The comments and traffic from the previous post titled “My Initial Doubts about the Latin Mass” reveal that this is a topic of interest. I was so delighted to see, for the most part, good will on the part of everyone engaged in the discussion. The comments have been exceptional.
I realize that “My Initial Doubts about the Latin Mass” addressed the negative stereotypes and did not celebrate the positive aspects that attracted our family to a Latin Mass parish – Mater Dei Catholic Church in Irving, Texas. I’d like to address one positive element to which most of us can readily relate. Music at the Holy Sacrifice of the Mass.
Let me begin with a biographical story.
In 2010, Joy and I brought our then five children to Latin Mass. I had been to the Latin Mass a few times. Joy had been once before, I believe. Our children had never seen it.
Let me tell you something. They were so good at Holy Mass that morning. I mean, absolutely excellent. Like the little beautiful children depicted in the Baltimore Catechism. That good. We were thrilled by the precise liturgy, the homily, the glorious music…and our children’s behavior that Sunday morning. What happened?
I’m not sure, but I think it had to do with the music. Of course, our children saw altar-boys that meant business. (By the way, our sons wanted to be altar boys whenever they saw these Marine-like altar boys at the Latin Mass.) They saw and smelled the incense. They heard the bells. They had seen this occasionally at some Novus Ordo Masses, but here at the Latin Mass it was all packaged so tightly. The full effect projected holiness. Most importantly, the music was not sing-songy 1970s jingles performed by a lady on a microphone. The choir was in the back of the church, not microphones, and the chants wafted over the liturgy like the incense hanging in the air.
The Gregorian chant, as Vatican 2 taught, is essential to the Roman Rite. It makes for the official soundtrack of the Holy Sacrifice of the Mass. You can only waltz properly if the music is a waltz. A waltz, therefore, has its proper kind of music. The Holy Sacrifice also has its proper music.
Gregorian chant is a music unlike any other. As Martin Mosebach wrote, “Gregorian chant is not art music. It exists to be sung in every village church and every suburban church, in spite of the fact that some of it is difficult and requires practice – and people did practice it, hearing it every Sunday all their lives.”
What? Chant sounds strange? Precisely. That’s exactly the point. Mosebach again: “What the bishops forgot was that this music had sounded strange even to the ears of Charlemagne and Thomas Aquinas, Monteverdi and Haydin: it was at least as remote from their contemporary life as it from ours.”
The chant of the Church is otherworldly. That’s the point. Why did certain Jesuits think that they could replace chant with music that sounds like rejected broadway musical numbers? And why did parishes begin buying this liturgical “music”? Most Catholic parishes have terrible music. Yet there is an obvious, simple (and inexpensive) solution to the problem.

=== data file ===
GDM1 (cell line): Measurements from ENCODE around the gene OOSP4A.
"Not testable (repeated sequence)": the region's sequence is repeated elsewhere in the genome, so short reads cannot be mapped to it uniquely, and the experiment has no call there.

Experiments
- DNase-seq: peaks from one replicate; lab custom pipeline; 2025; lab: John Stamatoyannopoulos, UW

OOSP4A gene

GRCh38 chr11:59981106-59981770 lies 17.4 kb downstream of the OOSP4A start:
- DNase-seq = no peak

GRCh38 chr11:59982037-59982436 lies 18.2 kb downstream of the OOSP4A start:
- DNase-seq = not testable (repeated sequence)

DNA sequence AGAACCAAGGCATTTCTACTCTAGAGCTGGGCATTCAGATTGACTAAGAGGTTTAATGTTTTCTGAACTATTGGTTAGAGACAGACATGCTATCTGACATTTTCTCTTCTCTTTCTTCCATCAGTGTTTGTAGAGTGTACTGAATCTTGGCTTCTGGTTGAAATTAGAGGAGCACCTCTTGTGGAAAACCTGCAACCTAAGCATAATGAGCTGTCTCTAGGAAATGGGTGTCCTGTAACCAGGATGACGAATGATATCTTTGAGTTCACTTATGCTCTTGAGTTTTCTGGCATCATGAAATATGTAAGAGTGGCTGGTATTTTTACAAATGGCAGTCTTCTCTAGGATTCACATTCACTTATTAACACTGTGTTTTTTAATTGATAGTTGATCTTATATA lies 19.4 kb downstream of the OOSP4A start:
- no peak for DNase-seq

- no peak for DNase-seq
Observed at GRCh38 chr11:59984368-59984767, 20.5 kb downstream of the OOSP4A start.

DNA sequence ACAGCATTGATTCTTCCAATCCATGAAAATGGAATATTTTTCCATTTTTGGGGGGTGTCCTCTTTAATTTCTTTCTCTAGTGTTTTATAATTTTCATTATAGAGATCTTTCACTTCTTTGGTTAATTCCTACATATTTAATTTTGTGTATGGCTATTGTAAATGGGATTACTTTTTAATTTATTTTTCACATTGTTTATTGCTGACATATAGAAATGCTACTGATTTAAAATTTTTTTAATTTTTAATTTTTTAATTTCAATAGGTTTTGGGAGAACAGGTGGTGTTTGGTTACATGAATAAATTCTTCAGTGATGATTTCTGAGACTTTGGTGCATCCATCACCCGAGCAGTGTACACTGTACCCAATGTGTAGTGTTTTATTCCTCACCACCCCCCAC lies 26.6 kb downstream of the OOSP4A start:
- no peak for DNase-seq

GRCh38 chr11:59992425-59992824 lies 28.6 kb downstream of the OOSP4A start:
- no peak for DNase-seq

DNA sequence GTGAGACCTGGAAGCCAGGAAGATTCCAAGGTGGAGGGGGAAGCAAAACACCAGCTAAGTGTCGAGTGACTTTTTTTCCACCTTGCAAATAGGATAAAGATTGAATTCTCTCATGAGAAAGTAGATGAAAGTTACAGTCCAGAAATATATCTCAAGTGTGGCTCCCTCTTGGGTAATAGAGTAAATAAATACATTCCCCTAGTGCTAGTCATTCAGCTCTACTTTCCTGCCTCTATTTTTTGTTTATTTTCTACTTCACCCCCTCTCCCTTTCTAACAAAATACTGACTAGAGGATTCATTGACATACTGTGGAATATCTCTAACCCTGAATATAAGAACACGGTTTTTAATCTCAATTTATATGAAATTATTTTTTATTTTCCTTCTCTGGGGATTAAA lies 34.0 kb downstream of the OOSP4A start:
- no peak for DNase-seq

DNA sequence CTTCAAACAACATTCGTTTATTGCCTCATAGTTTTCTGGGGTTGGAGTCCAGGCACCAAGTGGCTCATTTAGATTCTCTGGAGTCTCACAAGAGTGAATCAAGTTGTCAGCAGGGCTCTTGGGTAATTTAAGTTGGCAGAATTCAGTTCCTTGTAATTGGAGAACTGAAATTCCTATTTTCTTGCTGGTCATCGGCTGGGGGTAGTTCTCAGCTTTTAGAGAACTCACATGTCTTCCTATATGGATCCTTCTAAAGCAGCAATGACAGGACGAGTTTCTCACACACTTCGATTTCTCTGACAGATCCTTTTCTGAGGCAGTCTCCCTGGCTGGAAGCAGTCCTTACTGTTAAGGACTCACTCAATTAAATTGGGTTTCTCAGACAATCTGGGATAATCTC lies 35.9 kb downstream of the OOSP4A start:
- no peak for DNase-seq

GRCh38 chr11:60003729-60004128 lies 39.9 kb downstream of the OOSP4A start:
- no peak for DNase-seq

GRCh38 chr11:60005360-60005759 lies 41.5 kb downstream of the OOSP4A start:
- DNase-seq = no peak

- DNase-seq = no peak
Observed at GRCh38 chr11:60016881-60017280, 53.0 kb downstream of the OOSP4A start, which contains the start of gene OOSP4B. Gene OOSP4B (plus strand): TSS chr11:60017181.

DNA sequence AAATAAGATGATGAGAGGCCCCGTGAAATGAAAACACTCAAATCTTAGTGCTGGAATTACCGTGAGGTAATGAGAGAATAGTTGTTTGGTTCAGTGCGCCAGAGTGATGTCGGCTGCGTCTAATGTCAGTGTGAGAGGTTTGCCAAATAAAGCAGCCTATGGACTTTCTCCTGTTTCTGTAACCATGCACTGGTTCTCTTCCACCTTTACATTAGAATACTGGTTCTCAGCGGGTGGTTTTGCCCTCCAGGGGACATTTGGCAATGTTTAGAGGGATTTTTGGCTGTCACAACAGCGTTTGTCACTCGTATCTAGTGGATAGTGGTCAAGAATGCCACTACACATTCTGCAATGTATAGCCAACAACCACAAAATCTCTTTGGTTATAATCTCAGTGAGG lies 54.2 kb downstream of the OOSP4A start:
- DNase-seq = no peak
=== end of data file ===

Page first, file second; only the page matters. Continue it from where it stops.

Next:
Here’s the Vatican 2 text from Sacrosanctum Concilium:
116. The Church acknowledges Gregorian chant as specially suited to the Roman liturgy: therefore, other things being equal, it should be given pride of place in liturgical services.
But other kinds of sacred music, especially polyphony, are by no means excluded from liturgical celebrations, so long as they accord with the spirit of the liturgical action, as laid down in Art. 30.
One might reply, but the Council doesn’t mandate Gregorian chant exclusively. You’re right, it makes an exception…for polyphony. So if you’re going to opt out of chant, don’t turn to the St Louis Jesuits, embrace Palestrina instead.
Does your local Novus Ordo parish not give Gregorian chant the pride of place? If not, they are not faithful to the Council. That should ruffle some feathers, but I don’t see any way around it. Chant is Judaic and it has a 2,000 year tradition in the Church founded by the Second Person of the Holy Trinity. If you’re anti-Gregorian chant, you’re also anti-Tradition…and anti-Vatican 2.
We must agree with Plato that music is very important in forming our souls. I believe that it is essential that my children grow up hearing a certain kind of music at Holy Mass – the music endorsed by the magisterium. For the sake of your children and their formation, get to a parish with liturgical music that is dignum et justum.
Saint Gregory the Great, pray for us.
Saint Cecelia, pray for us.
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